Mega regional trade deals are in vogue in an otherwise fragile global economy. In an environment of falling aggregate demand, these trade deals are seen as a means to insulate economies from market uncertainties. Three important mega regionals are currently under negotiation: the Regional Comprehensive Economic Partnership of Asia and the Pacific (RCEP), the Trans-Pacific Partnership (TPP), and the Trans-Atlantic Trade and Investment Partnership (TTIP). It is expected that these agreements, once concluded and implemented, will set the stage for a new generation of global trade and investment rules.
From India’s point of view, the RCEP presents a decisive platform which could influence its strategic and economic status in the Asia-Pacific region and bring to fruition its “Act East Policy.” It is expected to be an ambitious agreement bringing the five biggest economies of the region – Australia, China, India, Japan and South Korea – into a regional trading arrangement.
It would be the world’s largest trading bloc covering a broad spectrum of issues such as trade in goods, services, investment, competition, intellectual property rights, and other areas of economic and technical cooperation. Together, the RCEP group of countries accounts for a third of the world’s gross domestic product, and 27.4 per cent and 23.0 per cent of the world’s goods and services trade, respectively.Enjoying this article? Click here to subscribe for full access. Just $5 a month.
It is interesting to note that, compared with the TPP and TTIP groups of countries, India’s trade share with the RCEP group of countries as a percentage of its total trade has increased over the past decade and half, underlining the importance of its trade with key countries in this group.
Source: International Trade Centre’s Trade Map Database, 2014
For India, the RCEP offers ample opportunity. There are three immediate benefits that its trade policymakers should note. First, the RCEP agreement would complement India’s existing free trade agreements with the Association of South East Asian Nations and some of its member countries, as it would deals with Japan and South Korea. It can address challenges emanating from implementation concerns vis-à-vis overlapping agreements, which is creating a “noodle bowl” situation obstructing effective utilization of these FTAs.
In this respect, the RCEP would help India streamline the rules and regulations of doing trade, which will reduce trade costs. It will also help achieve its goal of greater economic integration with countries East and South East of India through better access to a vast regional market ranging from Japan to Australia. The RCEP can be a stepping stone to India’s “Act East Policy.”
This is particularly important because India is not a party to two important regional economic blocs: the Asia-Pacific Economic Cooperation and the Trans-Pacific Partnership. The RCEP would enable India to strengthen its trade ties with Australia, China, Japan and South Korea, and should reduce the potential negative impacts of TPP and TTIP on the Indian economy.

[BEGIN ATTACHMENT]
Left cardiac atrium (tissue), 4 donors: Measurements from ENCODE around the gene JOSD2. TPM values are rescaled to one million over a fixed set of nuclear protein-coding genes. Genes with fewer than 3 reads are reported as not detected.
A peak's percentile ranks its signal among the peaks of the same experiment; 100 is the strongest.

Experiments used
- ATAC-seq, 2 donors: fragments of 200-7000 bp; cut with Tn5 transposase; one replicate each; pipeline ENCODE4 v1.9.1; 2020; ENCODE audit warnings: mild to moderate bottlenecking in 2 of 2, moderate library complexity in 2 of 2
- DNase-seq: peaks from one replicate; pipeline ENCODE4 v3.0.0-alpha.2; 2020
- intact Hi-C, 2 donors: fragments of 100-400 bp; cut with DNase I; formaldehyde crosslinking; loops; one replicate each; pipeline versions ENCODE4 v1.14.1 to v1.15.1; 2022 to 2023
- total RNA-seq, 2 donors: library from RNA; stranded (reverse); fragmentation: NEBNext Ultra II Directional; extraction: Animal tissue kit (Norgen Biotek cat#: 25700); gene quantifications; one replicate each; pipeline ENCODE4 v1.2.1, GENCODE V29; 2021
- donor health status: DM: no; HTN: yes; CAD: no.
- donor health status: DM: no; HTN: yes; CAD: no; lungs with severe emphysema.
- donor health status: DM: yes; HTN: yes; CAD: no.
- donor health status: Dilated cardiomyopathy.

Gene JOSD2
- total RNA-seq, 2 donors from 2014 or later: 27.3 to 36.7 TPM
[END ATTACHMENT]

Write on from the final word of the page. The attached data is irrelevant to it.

Second, the RCEP will facilitate India’s integration into sophisticated “regional production networks” that make Asia the world’s factory. The RCEP is expected to harmonize trade-related rules, investment and competition regimes of India with those of other countries of the group. Through domestic policy reforms on these areas, this harmonization of rules and regulations would help Indian companies plug into regional and global value chains and would unlock the true potential of the Indian economy. There would be a boost to inward and outward foreign direct investment, particularly export-oriented FDI.
Third, India enjoys a comparative advantage in areas such as information and communication technology, IT-enabled services, professional services, healthcare, and education services. In addition to facilitating foreign direct investment, the RCEP will create opportunities for Indian companies to access new markets. This is because the structure of manufacturing in many of these countries is becoming more and more sophisticated, resulting in a “servicification” of manufacturing. India is well placed to contribute to other countries in RCEP through its expertise in services, not only consolidating the position of the region as the world’s factory but also developing it as the world’s hub for services.
It is vital for India to ensure that the RCEP is truly comprehensive and does not just focus on market access for goods. Keeping these benefits in mind, India will need second-generation reforms of its domestic economic policies, including those that reform its factor markets, to make its trade more competitive. These reforms will help India better access other markets, and will mitigate some of the repercussions for the Indian economy of the other two mega regionals.
Bipul Chatterjee is Deputy Executive Director of CUTS International; Surendar Singh is Policy Analyst, CUTS Centre for International Trade, Economics & Environment. They can be contacted at [email protected] and [email protected]